"You know nothing of the devotion of every city man to his sacred hoard!" he went on, after a pause. "Excuse me. Listen to me. Get this well into your head.—You want two hundred thousand francs? No one can produce the sum without selling some security. Now consider! To have two hundred thousand francs in hard cash it would be needful to sell about seven hundred thousand francs' worth of stock at three per cent. Well; and then you would only get the money on the third day. That is the quickest way. To persuade a man to part with a fortune—for two hundred thousand francs is the whole fortune of many a man—he ought at least to know where it is all going to, and for what purpose—"

"It is going, my dear kind Crevel, to save the lives of two men, one of whom will die of grief and the other will kill himself! And to save me too from going mad! Am I not a little mad already?"

"Not so mad!" said he, taking Madame Hulot round the knees; "old Crevel has his price, since you thought of applying to him, my angel."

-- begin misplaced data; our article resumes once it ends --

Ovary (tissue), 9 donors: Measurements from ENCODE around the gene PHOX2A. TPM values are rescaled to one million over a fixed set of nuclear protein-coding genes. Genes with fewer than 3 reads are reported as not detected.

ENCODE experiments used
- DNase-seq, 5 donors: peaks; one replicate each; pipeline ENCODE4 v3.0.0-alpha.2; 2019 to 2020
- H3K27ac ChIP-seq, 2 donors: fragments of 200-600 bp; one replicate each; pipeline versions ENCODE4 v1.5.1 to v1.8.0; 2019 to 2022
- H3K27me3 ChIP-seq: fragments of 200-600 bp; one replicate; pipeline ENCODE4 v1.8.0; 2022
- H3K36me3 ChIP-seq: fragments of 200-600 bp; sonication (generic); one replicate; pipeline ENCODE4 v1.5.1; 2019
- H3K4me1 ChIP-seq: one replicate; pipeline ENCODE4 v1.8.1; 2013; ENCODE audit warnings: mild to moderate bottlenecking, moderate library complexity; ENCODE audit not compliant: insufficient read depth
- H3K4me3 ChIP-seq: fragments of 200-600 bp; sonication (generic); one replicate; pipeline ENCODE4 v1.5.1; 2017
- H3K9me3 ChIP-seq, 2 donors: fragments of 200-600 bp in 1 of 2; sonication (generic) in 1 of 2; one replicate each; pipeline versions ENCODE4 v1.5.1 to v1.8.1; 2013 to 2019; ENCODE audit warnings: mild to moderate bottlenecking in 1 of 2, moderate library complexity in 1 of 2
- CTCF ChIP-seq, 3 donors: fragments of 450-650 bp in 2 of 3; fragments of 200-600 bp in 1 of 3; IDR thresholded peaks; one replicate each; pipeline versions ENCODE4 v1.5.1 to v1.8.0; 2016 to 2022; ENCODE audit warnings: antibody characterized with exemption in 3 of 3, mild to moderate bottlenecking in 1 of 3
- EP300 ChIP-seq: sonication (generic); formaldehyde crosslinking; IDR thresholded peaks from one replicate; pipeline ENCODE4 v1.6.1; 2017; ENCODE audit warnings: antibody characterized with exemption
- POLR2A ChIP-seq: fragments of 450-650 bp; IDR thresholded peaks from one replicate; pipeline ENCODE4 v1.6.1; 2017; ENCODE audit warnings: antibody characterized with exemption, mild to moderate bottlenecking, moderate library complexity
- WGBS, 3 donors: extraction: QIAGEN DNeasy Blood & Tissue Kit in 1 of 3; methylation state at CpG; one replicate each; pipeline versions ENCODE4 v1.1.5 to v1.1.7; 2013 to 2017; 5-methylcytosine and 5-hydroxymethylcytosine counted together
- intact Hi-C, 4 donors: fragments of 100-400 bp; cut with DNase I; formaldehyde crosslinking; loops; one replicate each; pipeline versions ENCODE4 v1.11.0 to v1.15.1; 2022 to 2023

"They submit to have a man's arms round their knees, it would seem!" thought the saintly woman, covering her face with her hands.

"Once you offered me a fortune!" said she, turning red.

"Ay, mother! but that was three years ago!" replied Crevel. "Well, you are handsomer now than ever I saw you!" he went on, taking the Baroness' arm and pressing it to his heart. "You have a good memory, my dear, by Jove!—And now you see how wrong you were to be so prudish, for those three hundred thousand francs that you refused so magnanimously are in another woman's pocket. I loved you then, I love you still; but just look back these three years.

"When I said to you, 'You shall be mine,' what object had I in view? I meant to be revenged on that rascal Hulot. But your husband, my beauty, found himself a mistress—a jewel of a woman, a pearl, a cunning hussy then aged three-and-twenty, for she is six-and-twenty now. It struck me as more amusing, more complete, more Louis XV., more Marechal de Richelieu, more first-class altogether, to filch away that charmer, who, in point of fact, never cared for Hulot, and who for these three years has been madly in love with your humble servant."